There are many different procedures you can follow to keep the data on your iOS device safe. You could, for example, set up the Touch ID sensor for unlocking the device, or regularly sync your data with iCloud. However, we think that there is particular merit in making regular backups through iTunes.
Why? Basically because, once you have used the iTunes desktop software to transfer your device’s data to your home Mac or Windows PC, you’ve got a copy of your data safely stored at home, which only you – or anyone else in your household – could even have physical access to. Furthermore, when kept on local storage, your data is safer from any threat of Internet hackers.
For reasons like these, we have decided to put together the following guide for not simply backing up your iOS device’s contents through iTunes, but doing so even more securely than would be standard.
Make sure you’ve got the right software
To make things simple and especially secure, make sure the version of iTunes installed on your computer is the latest one. It likely is, as you have probably been regularly notified of new iTunes updates; the latest version is 22.214.171.124. You can check that you have this version by clicking ‘Help’ on the top menu and then ‘About iTunes’. On a Windows PC, press the Alt key if you can’t see the top menu. If you don’t have the latest version of iTunes, you can download it from Apple’s website.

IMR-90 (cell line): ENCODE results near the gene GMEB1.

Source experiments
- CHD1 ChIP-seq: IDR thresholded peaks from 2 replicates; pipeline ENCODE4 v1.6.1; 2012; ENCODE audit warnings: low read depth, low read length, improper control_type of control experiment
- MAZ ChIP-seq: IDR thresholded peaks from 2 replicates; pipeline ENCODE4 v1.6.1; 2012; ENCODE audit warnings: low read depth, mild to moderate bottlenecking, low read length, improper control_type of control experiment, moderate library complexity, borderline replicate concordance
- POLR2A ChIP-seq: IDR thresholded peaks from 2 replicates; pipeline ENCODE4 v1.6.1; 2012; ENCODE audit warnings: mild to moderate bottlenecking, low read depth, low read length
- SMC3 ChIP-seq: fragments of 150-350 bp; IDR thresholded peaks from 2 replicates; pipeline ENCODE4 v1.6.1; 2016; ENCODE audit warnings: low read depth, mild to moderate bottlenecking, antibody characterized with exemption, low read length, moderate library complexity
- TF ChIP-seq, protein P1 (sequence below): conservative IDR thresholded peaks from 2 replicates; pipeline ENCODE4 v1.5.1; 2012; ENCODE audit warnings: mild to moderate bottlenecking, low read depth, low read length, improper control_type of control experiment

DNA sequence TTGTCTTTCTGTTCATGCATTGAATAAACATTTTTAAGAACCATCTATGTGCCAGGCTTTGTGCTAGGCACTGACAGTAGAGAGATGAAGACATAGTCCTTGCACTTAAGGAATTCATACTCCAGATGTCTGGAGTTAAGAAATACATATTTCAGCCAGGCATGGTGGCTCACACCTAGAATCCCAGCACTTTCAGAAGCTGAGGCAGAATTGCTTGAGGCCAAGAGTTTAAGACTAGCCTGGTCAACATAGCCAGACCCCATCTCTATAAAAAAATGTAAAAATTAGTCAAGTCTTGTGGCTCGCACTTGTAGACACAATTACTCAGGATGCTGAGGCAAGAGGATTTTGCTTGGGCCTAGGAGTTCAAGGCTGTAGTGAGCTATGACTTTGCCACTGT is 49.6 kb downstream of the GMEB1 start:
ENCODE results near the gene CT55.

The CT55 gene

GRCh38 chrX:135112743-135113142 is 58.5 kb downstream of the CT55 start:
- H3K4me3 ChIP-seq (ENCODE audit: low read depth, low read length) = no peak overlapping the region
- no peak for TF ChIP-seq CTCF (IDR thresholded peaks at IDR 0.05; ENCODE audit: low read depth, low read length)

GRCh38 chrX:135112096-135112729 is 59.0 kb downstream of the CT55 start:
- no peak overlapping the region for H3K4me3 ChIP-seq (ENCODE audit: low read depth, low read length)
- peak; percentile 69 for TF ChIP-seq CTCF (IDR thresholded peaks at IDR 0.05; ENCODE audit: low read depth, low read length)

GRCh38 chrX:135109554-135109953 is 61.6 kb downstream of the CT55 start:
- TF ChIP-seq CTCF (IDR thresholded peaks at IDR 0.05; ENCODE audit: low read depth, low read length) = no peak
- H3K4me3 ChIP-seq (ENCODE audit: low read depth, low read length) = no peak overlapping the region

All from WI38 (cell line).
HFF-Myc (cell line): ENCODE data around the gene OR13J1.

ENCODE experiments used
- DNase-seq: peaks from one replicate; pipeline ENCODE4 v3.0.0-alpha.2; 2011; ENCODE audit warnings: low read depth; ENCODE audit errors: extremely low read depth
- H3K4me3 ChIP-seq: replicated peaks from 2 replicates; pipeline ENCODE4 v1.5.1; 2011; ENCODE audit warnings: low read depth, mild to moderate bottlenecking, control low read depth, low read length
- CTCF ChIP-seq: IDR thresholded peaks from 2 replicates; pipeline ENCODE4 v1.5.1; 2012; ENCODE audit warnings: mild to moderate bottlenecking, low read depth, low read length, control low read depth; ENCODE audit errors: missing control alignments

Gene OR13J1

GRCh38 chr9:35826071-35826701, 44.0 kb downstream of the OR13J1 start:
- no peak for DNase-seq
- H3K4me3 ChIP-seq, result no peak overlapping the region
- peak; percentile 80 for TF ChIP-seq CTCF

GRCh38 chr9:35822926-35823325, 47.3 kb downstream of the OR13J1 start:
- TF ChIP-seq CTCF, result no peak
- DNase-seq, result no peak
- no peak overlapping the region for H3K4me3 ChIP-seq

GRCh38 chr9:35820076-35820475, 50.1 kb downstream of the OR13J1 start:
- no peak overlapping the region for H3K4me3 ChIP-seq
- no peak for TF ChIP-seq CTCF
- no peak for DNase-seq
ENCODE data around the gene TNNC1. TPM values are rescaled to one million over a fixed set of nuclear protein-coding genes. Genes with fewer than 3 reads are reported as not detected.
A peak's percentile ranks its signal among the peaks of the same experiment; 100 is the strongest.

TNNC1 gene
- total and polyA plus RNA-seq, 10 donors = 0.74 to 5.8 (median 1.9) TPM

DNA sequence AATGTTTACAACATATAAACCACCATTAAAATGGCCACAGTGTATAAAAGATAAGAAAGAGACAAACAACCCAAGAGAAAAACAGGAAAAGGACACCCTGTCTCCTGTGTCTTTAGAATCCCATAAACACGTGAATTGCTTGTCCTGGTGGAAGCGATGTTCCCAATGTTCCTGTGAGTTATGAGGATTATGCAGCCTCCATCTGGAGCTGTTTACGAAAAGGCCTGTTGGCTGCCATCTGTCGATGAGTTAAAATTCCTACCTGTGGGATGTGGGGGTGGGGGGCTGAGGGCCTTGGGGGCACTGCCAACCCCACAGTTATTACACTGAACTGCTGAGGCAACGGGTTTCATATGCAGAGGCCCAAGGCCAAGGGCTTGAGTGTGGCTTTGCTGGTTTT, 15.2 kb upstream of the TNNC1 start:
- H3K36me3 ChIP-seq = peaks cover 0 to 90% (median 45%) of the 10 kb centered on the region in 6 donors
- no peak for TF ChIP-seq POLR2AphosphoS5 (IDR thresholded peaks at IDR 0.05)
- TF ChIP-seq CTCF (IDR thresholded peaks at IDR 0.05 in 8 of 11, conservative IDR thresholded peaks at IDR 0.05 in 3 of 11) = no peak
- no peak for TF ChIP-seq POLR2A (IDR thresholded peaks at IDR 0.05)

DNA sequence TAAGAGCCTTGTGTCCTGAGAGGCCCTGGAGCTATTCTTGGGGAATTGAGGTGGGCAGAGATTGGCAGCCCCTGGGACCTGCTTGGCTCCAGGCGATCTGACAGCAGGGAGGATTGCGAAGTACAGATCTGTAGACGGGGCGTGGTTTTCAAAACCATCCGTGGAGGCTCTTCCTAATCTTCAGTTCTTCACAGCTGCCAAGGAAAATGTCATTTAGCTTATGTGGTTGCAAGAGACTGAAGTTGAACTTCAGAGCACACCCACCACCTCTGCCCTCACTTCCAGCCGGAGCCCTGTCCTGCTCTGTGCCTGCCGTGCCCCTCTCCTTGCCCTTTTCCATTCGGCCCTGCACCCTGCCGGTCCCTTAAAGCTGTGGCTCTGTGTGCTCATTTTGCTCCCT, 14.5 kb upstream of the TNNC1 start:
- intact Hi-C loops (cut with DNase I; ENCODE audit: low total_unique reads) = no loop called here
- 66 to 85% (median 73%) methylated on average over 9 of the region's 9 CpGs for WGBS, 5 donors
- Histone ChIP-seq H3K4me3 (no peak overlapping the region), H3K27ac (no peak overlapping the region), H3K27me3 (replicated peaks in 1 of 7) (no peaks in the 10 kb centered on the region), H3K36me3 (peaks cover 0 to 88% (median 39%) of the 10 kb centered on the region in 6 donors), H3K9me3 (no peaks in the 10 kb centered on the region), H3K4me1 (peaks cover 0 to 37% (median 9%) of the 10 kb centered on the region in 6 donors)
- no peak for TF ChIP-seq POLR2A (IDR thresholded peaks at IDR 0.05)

Now, with the software open, connect your iOS device to your computer’s USB port using the Lightning cable. Details of your device should then appear on-screen.
Back (up) to the future
There’s probably a lot of content you’ve bought from the App Store and iTunes Store that your computer doesn’t even know about. If so, back up details of this content by clicking File, then Devices, then Transfer Purchases. You might have to wait a while for this stage of the backup process to complete if you’ve bought a lot of content, but it’ll definitely be worthwhile.
You can then back up the rest of your iOS device’s crucial data by heading to your device’s Summary page within iTunes and clicking ‘Back Up Now’ under the Backups section, which should look like this:
Once you’ve clicked that, you’ll have the option of an encrypted – that is, password-protected – backup, or just a standard backup. We like the idea of the former for even further security, but it’s crucial to keep hold of any password you create here for whenever you want to restore this data to an iOS device. In any case, this part of backing up should take just a few minutes.
Remember to repeat this entire backup process regularly – you just never know how vital it could later prove to be.